My fabulous nurse, Rosella Brenes, met me at the airport with a wheelchair, and they got me back to the airport in comfort and with ease.

MTT: What’s been the experience with post-surgical care since you’ve been home?

CM: To be honest, I haven’t needed any. I was a bit concerned about the return trip but it all went fine. I will have to admit that I’ve been a really good patient. However, my doctor, Dr. Jaime Ulloa (who I like to call Dr. Muy Guapo) was a very skillful orthopedic surgeon. I did all of the PT and everything that I was supposed to do while I was at the hotel recovering. In fact they sent a nurse (Rosella) over daily, and I also had physical therapy every day. They were genuinely invested in my well-being and recovery. One day Rosella was trying to find me in my room, and I was actually up by the roof pool, reading and icing my knee. So I guess she called and called then, fearing I had fallen, came to the hotel and tracked me down in the hotel restaurant. I feel pretty confident that wouldn’t have happened here in the US.

MTT: Say, did you ever hear from the US doctor with whom you originally consulted?

CM: You know I just got a robo-call from them yesterday. That’s been it.

MTT: And how about Companion Global? Have you heard from them?

CM: Yes, I’ve heard from my care coordinator (Phil) and the nurse (Rosella) I mentioned earlier. But I’ve been completely without problems so that’s not much to talk about. How happy am I?

MTT: And how are you now?

CM: I’m great. I was walking four days after surgery and less than two weeks after surgery I’m walking and swimming completely normally.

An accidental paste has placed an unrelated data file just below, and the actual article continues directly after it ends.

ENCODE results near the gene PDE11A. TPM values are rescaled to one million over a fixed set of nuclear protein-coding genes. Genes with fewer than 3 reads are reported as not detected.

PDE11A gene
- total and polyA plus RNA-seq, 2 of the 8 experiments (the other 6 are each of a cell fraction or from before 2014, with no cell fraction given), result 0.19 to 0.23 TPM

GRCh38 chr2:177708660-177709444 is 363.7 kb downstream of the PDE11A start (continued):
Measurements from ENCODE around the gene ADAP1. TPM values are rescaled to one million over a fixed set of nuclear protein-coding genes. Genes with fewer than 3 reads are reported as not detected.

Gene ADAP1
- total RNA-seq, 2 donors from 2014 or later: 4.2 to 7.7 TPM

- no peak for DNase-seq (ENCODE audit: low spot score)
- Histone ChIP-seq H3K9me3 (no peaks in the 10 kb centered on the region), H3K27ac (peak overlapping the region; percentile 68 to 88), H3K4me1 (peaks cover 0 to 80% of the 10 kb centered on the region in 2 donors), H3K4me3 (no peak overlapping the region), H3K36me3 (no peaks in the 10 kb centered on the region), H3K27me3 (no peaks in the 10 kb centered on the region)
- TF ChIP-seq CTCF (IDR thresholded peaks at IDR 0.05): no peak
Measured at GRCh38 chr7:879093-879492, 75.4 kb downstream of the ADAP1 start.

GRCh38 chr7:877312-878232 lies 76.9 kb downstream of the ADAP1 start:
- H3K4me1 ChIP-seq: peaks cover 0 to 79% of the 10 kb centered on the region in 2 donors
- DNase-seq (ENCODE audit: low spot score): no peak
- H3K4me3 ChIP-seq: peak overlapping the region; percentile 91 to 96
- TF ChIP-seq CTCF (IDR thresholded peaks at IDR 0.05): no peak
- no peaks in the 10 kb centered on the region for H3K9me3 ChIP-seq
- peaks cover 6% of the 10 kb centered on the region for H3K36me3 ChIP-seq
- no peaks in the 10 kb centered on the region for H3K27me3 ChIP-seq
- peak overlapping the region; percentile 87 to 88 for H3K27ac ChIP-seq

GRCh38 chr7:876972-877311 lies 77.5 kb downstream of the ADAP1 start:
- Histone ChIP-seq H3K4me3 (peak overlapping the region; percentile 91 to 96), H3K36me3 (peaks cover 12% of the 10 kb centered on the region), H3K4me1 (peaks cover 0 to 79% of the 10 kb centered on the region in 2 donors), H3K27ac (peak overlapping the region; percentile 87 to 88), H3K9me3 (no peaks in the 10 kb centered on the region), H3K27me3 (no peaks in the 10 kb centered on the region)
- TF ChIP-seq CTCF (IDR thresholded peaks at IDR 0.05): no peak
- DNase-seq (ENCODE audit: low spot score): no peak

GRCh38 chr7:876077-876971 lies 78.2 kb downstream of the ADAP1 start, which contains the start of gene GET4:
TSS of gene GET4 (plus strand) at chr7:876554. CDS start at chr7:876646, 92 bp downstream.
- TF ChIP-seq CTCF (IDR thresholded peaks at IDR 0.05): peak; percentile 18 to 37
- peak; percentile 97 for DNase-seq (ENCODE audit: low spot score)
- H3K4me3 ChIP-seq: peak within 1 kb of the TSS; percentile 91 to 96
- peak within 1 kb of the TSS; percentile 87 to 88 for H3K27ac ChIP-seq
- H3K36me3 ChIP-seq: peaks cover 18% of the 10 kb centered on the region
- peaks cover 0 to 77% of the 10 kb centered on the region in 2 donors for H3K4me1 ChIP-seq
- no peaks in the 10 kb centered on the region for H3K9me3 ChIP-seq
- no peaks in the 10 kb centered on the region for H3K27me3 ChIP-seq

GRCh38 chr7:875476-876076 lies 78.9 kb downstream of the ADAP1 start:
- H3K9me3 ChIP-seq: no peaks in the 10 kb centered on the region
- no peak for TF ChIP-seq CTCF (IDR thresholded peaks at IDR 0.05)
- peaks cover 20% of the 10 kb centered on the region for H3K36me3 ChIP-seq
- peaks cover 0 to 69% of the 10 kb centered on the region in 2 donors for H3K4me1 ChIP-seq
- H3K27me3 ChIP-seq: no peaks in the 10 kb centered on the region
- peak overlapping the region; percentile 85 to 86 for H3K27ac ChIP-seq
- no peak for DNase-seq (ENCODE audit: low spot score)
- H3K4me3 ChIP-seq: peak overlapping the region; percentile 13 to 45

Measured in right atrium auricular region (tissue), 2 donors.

Just this morning I woke up and wondered why I was so happy. It took me a minute but then I realized it was because for the past couple of weeks I have been pain-free for the first time in a long time. You just don’t appreciate how much chronic pain can affect every aspect of your life. Once you’re without it it’s like getting a whole new lease on life.

MTT: I’m curious. How did your friends and family react to the idea of you going abroad for care?

CM: The first reaction was universal surprise. The second was concern — lots of questions like ‘are you sure?’ and ‘what about the doctor’s qualifications?’ …those kinds of things. It seemed a little “back alley” to them. But I had answers and off I went.

Now that I’m back and there’s really no scar or swelling, and I’m not limping like I was before, they’re asking a whole set of different questions. And looking at me like I’m a little less crazy than they thought!

About Clare Morris
Ms. Clare Morris is the CEO of the Clare Morris Agency, Inc. (CMA). She has two decades of experience in public and media relations, crisis management, and strategic planning and implementation. In 2006, Clare was thrilled to launch her own public relations agency with several colleagues from the SC Department of Commerce. CMA, which is getting ready to celebrate its 7th birthday, specializes in helping organizations that are working to make the state more globally competitive.

Ms. Morris is an adjunct professor at the University of South Carolina. She has taught Mass Communications and Public Speaking at Mount Saint Mary College in Poughkeepsie, N.Y., and Professional Development, Personal Awareness, and Sociology at South University in Savannah, G.A.